February 19, 2014


Peace Park in Hong Kong is dedicated to those who died in WWII.
Dragon statue in Zodiac Park, Kowloon.

 One of the most interesting aspects of our trip to China and Hong Kong was the chance to see how the residents use their parks. All ages took part in activities there, from senior citizens knitting or practicing qigong or tai chi to young adults dancing and playing games. China's parks are well used, and tourists are welcome to enjoy the fresh air and beauty, as well as to join in the fun!

People light candles in the Great Buddha park.

What a polite way to say "Keep off the Grass!" (Happy is the tender grass when here your feet do not trespass!)

Young adults play keep-away in waterside park on Llama Island near Hong Kong.

Tourists join the dance in Beijing.

Hacken sack with a feathered birdie. Looks like fun!

More dancers. Two-step to "Red River Valley."
Water calligraphy. Beautiful and artistic. It disappears when the water dries. A good example of valuing the process, not just the product.

A covered walkway in Beijing's Peoples Park was lined with knitters and people playing Mah Jongg, chess and checkers.

February 3, 2014


Pandas like to climb and take shelter in hollow trees or rock crevices.

On a rainy day in Chongqing, we visited the zoo's panda pavilion at lunch time.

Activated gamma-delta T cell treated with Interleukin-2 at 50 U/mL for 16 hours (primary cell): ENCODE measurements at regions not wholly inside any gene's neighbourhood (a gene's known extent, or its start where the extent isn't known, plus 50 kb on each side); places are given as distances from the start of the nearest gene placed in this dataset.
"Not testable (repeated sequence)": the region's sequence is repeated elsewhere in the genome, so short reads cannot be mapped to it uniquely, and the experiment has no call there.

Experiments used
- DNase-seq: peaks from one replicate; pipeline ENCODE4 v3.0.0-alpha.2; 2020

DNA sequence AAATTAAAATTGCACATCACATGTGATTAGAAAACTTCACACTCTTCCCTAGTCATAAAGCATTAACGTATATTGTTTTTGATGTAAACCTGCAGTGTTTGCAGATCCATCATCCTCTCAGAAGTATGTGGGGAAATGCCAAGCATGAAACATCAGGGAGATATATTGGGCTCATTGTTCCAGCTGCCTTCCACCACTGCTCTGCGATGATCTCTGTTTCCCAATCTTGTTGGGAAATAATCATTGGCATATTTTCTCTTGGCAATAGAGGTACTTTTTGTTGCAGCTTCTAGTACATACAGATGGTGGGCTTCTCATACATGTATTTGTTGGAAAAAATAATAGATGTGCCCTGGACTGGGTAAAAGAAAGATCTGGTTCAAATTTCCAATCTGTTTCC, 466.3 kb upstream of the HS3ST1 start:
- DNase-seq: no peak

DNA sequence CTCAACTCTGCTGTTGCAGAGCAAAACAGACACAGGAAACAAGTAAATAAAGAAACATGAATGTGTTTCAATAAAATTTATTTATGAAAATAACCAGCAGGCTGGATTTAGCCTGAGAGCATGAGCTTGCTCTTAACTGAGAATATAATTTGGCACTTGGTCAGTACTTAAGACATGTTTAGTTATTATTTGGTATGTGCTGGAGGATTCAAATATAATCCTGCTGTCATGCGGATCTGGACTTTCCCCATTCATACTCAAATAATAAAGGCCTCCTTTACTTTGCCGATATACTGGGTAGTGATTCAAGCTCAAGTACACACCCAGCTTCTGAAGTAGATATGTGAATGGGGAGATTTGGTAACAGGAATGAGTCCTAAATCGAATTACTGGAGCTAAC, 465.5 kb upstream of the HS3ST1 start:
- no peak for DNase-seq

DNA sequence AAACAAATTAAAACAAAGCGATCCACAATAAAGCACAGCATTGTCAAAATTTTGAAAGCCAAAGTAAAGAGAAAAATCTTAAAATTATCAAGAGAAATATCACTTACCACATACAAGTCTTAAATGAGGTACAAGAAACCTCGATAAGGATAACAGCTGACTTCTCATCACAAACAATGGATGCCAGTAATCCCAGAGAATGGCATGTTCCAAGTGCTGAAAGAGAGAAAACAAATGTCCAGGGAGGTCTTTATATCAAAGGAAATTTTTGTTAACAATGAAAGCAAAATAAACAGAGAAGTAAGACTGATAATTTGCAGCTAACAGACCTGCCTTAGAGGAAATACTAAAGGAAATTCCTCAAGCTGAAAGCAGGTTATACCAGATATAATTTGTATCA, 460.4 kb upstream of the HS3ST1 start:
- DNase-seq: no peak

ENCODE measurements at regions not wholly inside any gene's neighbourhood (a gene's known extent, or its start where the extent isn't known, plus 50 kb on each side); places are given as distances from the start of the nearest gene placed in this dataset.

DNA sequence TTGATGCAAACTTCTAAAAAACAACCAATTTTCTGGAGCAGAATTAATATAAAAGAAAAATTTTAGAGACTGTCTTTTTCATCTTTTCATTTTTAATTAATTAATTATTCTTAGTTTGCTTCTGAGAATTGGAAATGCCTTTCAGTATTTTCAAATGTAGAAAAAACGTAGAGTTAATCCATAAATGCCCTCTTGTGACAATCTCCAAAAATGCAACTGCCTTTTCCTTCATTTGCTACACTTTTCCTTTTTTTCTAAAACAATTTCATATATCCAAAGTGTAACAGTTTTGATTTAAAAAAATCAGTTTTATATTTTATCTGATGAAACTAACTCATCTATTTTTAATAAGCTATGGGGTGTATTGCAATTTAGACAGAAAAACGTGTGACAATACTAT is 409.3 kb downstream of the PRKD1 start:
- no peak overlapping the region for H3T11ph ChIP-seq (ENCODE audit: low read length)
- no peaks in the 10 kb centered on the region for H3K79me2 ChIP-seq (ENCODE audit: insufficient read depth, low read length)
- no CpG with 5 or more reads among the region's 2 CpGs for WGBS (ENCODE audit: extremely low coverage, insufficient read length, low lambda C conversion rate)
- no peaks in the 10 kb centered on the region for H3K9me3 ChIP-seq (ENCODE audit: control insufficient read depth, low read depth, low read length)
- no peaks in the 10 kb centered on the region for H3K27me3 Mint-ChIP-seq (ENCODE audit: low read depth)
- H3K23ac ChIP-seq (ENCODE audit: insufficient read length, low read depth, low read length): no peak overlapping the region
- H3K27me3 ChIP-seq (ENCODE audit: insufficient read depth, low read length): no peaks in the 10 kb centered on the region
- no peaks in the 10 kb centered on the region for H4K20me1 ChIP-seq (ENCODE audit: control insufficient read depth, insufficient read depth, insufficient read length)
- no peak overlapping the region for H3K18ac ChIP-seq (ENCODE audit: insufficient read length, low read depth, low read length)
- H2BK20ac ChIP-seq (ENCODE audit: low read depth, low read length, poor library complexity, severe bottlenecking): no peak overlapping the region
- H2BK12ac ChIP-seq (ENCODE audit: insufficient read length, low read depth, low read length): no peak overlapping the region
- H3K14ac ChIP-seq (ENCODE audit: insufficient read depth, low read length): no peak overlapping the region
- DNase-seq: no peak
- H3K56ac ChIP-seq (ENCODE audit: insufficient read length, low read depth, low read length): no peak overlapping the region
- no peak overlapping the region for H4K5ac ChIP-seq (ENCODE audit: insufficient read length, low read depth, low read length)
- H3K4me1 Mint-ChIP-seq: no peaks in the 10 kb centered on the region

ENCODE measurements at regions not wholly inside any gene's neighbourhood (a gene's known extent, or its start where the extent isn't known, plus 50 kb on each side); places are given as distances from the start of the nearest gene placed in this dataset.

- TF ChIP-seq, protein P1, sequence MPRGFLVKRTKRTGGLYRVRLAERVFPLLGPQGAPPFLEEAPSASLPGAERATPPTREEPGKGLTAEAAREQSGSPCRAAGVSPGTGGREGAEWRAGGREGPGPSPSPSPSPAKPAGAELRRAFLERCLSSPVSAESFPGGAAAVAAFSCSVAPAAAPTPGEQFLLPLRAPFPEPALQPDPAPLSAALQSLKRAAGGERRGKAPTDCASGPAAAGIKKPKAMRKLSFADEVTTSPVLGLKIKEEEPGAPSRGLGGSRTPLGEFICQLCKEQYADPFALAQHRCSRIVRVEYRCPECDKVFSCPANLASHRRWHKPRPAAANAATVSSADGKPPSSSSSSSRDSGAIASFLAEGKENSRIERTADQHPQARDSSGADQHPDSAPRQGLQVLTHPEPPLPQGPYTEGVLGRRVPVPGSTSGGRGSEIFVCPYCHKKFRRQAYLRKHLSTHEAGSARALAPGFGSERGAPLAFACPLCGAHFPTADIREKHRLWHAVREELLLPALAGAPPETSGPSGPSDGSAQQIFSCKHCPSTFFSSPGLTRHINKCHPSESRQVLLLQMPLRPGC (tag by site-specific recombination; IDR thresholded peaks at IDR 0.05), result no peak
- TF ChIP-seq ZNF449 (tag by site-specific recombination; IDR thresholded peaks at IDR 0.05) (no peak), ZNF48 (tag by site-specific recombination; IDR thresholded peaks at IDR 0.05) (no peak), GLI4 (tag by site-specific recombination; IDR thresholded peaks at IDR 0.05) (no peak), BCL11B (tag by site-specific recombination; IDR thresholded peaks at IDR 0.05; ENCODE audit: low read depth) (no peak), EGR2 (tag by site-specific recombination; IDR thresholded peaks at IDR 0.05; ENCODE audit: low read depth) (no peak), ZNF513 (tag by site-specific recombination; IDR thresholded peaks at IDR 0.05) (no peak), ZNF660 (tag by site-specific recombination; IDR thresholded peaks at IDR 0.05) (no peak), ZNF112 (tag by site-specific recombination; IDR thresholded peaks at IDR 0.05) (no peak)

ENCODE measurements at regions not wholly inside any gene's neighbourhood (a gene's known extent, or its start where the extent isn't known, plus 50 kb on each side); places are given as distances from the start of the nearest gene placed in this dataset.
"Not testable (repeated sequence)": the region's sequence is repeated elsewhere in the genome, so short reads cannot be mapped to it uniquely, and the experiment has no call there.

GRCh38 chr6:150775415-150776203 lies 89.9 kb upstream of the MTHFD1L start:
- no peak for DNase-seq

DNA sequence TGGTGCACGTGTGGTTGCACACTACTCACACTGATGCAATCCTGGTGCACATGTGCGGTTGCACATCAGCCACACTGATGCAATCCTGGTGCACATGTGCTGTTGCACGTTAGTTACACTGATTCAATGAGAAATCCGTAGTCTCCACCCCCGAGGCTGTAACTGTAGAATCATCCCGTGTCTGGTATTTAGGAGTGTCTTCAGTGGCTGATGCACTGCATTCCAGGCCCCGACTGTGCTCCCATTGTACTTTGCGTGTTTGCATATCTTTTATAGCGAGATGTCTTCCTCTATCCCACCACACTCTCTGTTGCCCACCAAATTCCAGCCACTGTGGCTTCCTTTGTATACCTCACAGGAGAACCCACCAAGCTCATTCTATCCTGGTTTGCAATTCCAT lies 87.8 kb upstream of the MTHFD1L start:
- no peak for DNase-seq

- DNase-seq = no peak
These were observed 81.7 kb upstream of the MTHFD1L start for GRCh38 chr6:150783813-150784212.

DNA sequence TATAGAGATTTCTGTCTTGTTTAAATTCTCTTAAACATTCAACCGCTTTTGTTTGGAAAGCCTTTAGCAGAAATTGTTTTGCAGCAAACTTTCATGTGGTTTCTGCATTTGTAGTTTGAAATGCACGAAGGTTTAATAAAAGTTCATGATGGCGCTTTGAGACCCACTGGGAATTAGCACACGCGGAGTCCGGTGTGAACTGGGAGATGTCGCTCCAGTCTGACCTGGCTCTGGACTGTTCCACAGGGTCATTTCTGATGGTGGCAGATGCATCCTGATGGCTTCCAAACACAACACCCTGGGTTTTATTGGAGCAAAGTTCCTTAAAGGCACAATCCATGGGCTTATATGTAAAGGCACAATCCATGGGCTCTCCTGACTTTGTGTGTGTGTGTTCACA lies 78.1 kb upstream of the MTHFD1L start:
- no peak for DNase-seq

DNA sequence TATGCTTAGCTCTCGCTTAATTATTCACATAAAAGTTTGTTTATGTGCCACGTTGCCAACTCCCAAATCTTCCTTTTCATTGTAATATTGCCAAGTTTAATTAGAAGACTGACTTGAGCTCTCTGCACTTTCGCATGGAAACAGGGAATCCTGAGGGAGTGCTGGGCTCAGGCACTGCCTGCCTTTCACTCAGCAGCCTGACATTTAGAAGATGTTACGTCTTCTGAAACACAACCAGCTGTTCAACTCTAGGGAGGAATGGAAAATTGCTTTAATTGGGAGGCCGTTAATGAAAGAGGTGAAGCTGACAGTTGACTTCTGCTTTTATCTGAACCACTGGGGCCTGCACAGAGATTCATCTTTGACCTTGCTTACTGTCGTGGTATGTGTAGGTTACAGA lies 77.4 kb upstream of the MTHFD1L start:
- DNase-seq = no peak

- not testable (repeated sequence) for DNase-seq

We were able to see six pandas doing what pandas do best--eat bamboo. Although there were bamboo structures similar to a school jungle gym in each enclosure, we were told that these gentle giants mostly eat and sleep.

It soon became obvious why these intriguing bears are considered China's National Treasure!

They are solitary creatures and don't mind turning their backs on visitors.


 ...and eating

...and eating

                                                                   ..and eating some more.

 The last enclosure we visited seemed larger than the others, and the eldest female resides there. She's the mother/grandmother of several of the pandas in the zoo and seemed happy to rest on her laurels.

A panda cub is pink, blind and toothless when born and weighs from 3 to 5 ounces, about 1/800th of its mother's weight. When we visited, a mother and her newborn cub were in isolation, so we weren't able to see this tiny miracle in person.
Grandma bear enjoys her lunch--and solitude.

In the past pandas were thought to be rare and noble creatures. The Empress Dowager Bo was buried with a panda skull in her vault. Today pandas are rare and considered endangered. Their natural habitat in the Sichuan province was been named a UNESCO World Heritage Site.